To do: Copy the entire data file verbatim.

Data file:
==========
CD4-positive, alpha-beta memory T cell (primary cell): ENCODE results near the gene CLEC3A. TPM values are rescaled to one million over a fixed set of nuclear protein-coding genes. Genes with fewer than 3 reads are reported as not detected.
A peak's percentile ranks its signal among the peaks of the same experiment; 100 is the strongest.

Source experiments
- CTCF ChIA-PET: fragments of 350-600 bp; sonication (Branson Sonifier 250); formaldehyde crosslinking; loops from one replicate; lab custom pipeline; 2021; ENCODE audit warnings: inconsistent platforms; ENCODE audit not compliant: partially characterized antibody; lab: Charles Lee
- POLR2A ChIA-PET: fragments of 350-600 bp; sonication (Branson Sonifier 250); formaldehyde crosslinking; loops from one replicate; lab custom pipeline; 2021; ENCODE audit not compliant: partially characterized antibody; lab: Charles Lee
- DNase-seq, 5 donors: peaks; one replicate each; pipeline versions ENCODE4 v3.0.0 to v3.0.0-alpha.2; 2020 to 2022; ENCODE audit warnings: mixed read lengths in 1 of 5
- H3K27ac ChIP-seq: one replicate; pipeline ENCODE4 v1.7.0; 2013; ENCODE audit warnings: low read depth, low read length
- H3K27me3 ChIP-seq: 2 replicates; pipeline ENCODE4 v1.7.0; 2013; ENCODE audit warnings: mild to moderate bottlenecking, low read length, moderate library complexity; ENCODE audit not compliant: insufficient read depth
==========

CD4-positive, alpha-beta memory T cell (primary cell): ENCODE results near the gene CLEC3A. TPM values are rescaled to one million over a fixed set of nuclear protein-coding genes. Genes with fewer than 3 reads are reported as not detected.
A peak's percentile ranks its signal among the peaks of the same experiment; 100 is the strongest.

Source experiments
- CTCF ChIA-PET: fragments of 350-600 bp; sonication (Branson Sonifier 250); formaldehyde crosslinking; loops from one replicate; lab custom pipeline; 2021; ENCODE audit warnings: inconsistent platforms; ENCODE audit not compliant: partially characterized antibody; lab: Charles Lee
- POLR2A ChIA-PET: fragments of 350-600 bp; sonication (Branson Sonifier 250); formaldehyde crosslinking; loops from one replicate; lab custom pipeline; 2021; ENCODE audit not compliant: partially characterized antibody; lab: Charles Lee
- DNase-seq, 5 donors: peaks; one replicate each; pipeline versions ENCODE4 v3.0.0 to v3.0.0-alpha.2; 2020 to 2022; ENCODE audit warnings: mixed read lengths in 1 of 5
- H3K27ac ChIP-seq: one replicate; pipeline ENCODE4 v1.7.0; 2013; ENCODE audit warnings: low read depth, low read length
- H3K27me3 ChIP-seq: 2 replicates; pipeline ENCODE4 v1.7.0; 2013; ENCODE audit warnings: mild to moderate bottlenecking, low read length, moderate library complexity; ENCODE audit not compliant: insufficient read depth